วันจันทร์ที่ 12 ตุลาคม พ.ศ. 2552
June 28, 2008
Access To Life: Kassi Keita and Mariam Dembele
"What I witnessed in Mali is such a giant leap forward that only a few years ago it was just unthinkable. Working in this human landscape it’s a lot about feeling for these people and what they go through. These emotional aspects were even stronger in Kassi’s case because he was such a small and cute little kid. As it sometimes happens in life there is a strange immediate connection to somebody and in my case, of all the people in Mali that I met, it was with him and his mother. Despite the fact that we couldn’t really communicate that well - at least verbally - but I just had a great immediate sense of emotion and pathos for this young child, this young man."Paolo Pellegrin on his experience working with Kassi Keita and Mariam Dembele.
Links» Access To Life / Mali» Access To Life Website» The Global Fund to fight AIDS, Tuberculosis and Malaria
March 18, 2008
W A R S - A series of four essays revolving around a common topic
Claudine Boeglin and Adrian Kelterborn
Magnum In Motion has set a new format, as a series of four essays where photographers' imagery, experiences, and commentary come together to explore a given theme.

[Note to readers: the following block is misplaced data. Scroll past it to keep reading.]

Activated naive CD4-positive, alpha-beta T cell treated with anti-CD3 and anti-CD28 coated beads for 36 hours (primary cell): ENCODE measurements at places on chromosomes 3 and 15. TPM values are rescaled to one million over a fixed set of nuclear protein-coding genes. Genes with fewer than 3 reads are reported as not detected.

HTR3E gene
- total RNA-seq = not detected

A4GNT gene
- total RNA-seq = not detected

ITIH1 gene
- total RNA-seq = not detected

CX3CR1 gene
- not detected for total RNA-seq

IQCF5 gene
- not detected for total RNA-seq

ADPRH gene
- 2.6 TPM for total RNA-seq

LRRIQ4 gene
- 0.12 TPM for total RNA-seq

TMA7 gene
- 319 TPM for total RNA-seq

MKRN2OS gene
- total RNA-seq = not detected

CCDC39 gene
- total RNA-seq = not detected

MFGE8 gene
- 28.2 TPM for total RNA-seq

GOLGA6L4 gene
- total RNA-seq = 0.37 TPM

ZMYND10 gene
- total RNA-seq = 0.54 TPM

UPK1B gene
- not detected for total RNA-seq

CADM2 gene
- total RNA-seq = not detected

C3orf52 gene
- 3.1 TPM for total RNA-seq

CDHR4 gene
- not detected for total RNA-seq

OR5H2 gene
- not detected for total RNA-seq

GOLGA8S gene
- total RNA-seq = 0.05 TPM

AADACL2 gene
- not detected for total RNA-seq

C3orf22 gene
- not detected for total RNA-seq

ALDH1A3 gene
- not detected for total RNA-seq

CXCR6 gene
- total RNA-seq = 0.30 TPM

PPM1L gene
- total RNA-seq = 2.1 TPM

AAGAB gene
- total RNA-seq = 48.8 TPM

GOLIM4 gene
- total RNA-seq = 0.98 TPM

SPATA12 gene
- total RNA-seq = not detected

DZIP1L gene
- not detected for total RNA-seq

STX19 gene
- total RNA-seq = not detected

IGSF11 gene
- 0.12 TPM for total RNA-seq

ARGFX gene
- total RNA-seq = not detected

WARS, the inaugural series will launch on the Magnum In Motion home page, March 19, five years after the war in Iraq began. It will be published on Slate as four episodes.
The point of departure was a quote extracted from Magnum photographer Philip Jones Griffiths from a 2006 interview conducted in London by Magnum In Motion.
The British photographer, and author of the book Vietnam Inc. (1971), said with tongue in cheek: "Photographers are either mud people or sand people. I'm a mud person."
Three photographers covering conflicts today were asked to react to this quote with their own experiences of documenting wars.
Christopher Anderson "It’s not actually the dead that I have seen in the Middle East, the physical destruction, that takes the toll: It’s this sense of this endless cycle. It’s hard to go and watch the similar sort of circumstances play themselves out over and over again."
Paolo Pellegrin "While covering the war in Lebanon in 2006, bombs and missiles were exploding around us—but you never saw who was launching them. It was different from all the wars I had covered before, where you always had a sense of front lines and space and your presence within that space. This might be the way future wars look."Thomas Dworzak "I’m embedded with the Americans in Iraq. As a Westerner, there is no more access to the insurgent’s side. I don’t claim to have any overview. History made my choice—it’s fine!"
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